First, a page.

Science Communication: A Duty of the Next-Generation Scientist

Author: Jessica Y. Chen (@BluntDrJChen)

Editors: Charles Lu, Ellyn Schinke, and Shweta Ramdas

The only thing necessary for the triumph of evil is for good men to do nothing.” Edmund Burke

It’s frustrating, as a scientist, to watch from afar as the claims of anti-vaxxers are given credence in many parts of the country, despite ample evidence suggesting that they’re not correct.

Why and how can so many people be misled?

So You Want to be a Scientist

Author: Kristina Lenn

Editors: Alex Taylor, Zena Lapp, and Scott Barolo

People say that “love” is probably the most abused word in the English language. I disagree. I think the word that is most misused is “genius.”

I taught engineering at Wayne State University for three years, and the class I taught that was most frustrating for the students was programming. Many of my students would come to me and say how discouraged they were; how they seemed to be behind everyone else; and how they thought they should already know how to do everything. My response was, “If you already knew how to do it, why would you need the class? It’s required for a reason.” In fact, many of them would look at me and say, “You hardly even think about the answer. You just start typing the code and it magically works.” I had to remind them that I’d been teaching for years and programming for almost a decade.

Size Matters: Using oligonucleotide siRNAs for Targeted Therapeutics

Coming to you LIVE from the 3rd annual RNA Symposium: Advancing RNA Bioscience into Medicine. Follow us on Twitter or the tag #umichrna!

Live blogger: Sarah Kearns. Editor: Whit Froehlich.

Background

Neurodegenerative diseases and genetic conditions lack effective treatments. Patients with disorders like Huntington’s disease (HD) and congenital amyotrophic lateral sclerosis (ALS) thus have unmet medical needs. To begin to get to the heart of these disorders, researchers like Dr. Anastasia Khvorova, a professor at UMass Medical School, are looking for strategies to target RNA in order to develop treatments.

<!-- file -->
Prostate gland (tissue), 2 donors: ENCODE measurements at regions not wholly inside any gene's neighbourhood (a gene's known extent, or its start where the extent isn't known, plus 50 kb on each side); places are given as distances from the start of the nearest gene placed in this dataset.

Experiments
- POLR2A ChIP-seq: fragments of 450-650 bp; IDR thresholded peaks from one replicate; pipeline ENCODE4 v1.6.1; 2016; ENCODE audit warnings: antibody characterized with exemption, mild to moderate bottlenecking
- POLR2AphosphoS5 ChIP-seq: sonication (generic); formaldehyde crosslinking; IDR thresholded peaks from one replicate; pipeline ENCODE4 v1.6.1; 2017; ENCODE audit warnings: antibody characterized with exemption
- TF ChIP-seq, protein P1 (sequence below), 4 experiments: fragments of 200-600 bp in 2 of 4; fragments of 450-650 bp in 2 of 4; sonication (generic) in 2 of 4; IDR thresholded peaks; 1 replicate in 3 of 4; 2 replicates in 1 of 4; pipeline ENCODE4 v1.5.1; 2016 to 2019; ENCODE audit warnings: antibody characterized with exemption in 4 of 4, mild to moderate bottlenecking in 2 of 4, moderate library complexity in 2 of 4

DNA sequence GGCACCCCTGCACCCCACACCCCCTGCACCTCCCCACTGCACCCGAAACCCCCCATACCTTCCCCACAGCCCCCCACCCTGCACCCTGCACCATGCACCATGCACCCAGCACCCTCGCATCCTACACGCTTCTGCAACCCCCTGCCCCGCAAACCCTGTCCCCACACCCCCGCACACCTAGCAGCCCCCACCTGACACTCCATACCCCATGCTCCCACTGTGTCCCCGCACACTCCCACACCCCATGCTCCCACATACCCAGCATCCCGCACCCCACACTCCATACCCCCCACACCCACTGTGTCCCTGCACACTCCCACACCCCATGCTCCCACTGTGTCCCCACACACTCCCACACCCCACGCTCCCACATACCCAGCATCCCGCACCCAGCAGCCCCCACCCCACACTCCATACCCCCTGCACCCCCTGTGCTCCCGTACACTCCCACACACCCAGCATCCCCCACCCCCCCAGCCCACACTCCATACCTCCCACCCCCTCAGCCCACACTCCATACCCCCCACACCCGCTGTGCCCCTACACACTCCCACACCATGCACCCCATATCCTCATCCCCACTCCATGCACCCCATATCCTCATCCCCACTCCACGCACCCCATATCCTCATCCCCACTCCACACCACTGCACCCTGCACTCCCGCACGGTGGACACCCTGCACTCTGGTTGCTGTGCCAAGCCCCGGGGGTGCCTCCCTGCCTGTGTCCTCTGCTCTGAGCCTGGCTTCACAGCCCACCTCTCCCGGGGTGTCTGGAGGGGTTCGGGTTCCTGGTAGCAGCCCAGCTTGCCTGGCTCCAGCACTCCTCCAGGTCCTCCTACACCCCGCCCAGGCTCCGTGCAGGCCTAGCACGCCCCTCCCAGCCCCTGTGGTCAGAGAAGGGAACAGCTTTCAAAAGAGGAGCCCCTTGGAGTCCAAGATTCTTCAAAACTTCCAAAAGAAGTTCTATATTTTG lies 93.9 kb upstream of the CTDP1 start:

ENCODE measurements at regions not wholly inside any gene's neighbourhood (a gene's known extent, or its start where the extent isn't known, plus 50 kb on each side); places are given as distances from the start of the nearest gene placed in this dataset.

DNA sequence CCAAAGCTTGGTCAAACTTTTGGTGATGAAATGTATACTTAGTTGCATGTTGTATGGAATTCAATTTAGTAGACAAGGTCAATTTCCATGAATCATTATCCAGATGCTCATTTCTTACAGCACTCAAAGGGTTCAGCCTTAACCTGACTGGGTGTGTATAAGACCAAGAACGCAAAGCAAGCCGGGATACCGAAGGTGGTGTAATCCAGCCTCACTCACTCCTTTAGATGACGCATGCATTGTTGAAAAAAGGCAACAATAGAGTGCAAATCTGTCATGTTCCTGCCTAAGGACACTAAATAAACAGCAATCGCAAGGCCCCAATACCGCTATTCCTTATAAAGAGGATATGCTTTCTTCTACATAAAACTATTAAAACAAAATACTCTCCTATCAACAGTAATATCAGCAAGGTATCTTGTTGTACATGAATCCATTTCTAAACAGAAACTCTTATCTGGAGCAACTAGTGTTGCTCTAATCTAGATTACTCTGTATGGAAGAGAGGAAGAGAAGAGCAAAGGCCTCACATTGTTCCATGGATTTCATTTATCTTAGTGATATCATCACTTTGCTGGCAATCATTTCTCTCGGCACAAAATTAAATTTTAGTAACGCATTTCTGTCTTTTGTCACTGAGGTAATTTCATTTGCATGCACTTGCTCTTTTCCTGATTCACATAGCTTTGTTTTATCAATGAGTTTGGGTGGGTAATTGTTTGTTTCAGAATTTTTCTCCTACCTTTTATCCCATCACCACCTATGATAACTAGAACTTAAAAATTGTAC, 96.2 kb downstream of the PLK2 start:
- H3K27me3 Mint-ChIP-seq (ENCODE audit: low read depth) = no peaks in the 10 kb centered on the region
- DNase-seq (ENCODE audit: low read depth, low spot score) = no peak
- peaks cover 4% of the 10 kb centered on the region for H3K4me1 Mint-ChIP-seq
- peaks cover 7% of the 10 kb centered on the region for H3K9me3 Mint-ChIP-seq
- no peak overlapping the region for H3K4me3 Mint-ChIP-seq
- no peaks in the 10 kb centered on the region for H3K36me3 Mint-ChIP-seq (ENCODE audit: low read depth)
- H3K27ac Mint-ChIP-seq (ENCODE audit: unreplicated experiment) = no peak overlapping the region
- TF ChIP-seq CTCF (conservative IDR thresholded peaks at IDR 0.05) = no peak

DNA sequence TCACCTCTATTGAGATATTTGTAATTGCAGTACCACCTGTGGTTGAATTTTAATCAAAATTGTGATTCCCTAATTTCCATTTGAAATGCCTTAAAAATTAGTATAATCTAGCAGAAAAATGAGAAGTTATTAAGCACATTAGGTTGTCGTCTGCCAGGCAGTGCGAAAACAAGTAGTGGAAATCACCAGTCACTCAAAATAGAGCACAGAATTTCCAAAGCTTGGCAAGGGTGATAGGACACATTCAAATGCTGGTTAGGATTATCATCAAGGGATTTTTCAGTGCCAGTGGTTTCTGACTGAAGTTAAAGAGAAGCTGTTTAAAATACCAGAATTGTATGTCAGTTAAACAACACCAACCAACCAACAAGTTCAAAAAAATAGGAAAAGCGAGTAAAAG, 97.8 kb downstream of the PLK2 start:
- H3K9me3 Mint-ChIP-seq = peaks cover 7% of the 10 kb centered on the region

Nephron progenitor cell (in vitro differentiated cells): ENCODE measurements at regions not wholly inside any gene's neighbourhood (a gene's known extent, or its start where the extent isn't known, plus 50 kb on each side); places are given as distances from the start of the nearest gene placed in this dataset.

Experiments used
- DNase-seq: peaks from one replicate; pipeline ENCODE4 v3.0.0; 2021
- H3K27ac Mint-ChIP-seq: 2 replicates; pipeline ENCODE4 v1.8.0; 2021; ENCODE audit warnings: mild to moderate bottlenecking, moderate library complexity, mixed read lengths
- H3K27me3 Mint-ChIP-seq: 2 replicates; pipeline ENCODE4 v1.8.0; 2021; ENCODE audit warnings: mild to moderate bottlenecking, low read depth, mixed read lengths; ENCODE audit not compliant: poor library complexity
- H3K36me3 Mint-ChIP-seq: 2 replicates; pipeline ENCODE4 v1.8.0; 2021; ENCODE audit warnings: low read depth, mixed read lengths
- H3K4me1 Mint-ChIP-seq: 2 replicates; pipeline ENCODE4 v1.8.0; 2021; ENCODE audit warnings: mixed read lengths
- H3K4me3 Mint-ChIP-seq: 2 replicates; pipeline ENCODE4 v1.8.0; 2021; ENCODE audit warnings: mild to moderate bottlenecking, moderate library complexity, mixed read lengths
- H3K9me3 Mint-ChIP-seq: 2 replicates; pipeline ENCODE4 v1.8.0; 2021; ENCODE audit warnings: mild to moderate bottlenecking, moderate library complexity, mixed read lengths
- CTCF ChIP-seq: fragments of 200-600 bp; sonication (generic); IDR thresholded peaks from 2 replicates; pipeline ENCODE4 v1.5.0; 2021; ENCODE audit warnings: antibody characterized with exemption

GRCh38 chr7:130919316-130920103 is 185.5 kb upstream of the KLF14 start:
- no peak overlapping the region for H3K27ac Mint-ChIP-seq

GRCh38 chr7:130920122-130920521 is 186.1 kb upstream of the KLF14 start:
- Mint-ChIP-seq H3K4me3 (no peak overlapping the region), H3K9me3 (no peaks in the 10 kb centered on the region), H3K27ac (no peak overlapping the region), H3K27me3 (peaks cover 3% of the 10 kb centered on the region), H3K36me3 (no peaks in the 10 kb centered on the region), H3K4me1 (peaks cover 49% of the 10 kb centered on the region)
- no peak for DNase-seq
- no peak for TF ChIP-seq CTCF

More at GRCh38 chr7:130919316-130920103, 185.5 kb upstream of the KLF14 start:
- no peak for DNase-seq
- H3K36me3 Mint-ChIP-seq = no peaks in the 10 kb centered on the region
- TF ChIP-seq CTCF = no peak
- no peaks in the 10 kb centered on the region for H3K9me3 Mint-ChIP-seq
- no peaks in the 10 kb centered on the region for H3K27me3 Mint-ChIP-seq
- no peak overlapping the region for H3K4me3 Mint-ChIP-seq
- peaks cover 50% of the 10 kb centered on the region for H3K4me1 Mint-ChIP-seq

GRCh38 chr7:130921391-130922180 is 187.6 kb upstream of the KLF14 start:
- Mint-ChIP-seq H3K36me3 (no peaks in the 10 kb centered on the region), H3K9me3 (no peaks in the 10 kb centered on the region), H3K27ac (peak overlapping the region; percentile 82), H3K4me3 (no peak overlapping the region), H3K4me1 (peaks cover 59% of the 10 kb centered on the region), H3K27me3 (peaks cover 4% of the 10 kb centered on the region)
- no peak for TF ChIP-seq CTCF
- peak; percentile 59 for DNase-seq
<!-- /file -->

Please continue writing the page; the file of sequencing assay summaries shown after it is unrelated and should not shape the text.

Stressed out about RNA Granules; Roy Parker

Coming to you LIVE from the 3rd annual RNA Symposium: Advancing RNA Bioscience into Medicine. Follow us on Twitter or the tag #umichrna!

Live blogger: Whit Froehlich. Editor: Sarah Kearns.

Roy Parker, Ph.D., is a Professor at the University of Colorado and Investigator at the Howard Hughes Medical Institute who studies the regulation of translation and degradation of messenger RNA (mRNA) using yeast as a model organism. Degradation of mRNA is accomplished in coordination with the removal of the “poly-A tail” at its end, which precedes degradation from either end of the molecule. His other work includes investigation of the processes around mRNA decapping and storage in P-bodies. He is speaking today about RNA granules, and generally about aggregated RNA structures, as well as some of their roles in disease.

Through Space and Time: Monitoring RNA Translation; Jonathan Weissman

Coming to you LIVE from the 3rd annual RNA Symposium: Advancing RNA Bioscience into Medicine. Follow us on Twitter or the tag #umichrna!

Live blogger: Sarah Kearns. Editor: Whit Froehlich.

Suppose you have some extremely important information in the form of a blueprint and it’s your job to protect it. It’s not just a blueprint for a top-secret location – it’s the blueprint to life; it specifies how every cell in the body should function. 

Genetics of Colorectal Cancer; Eric Fearon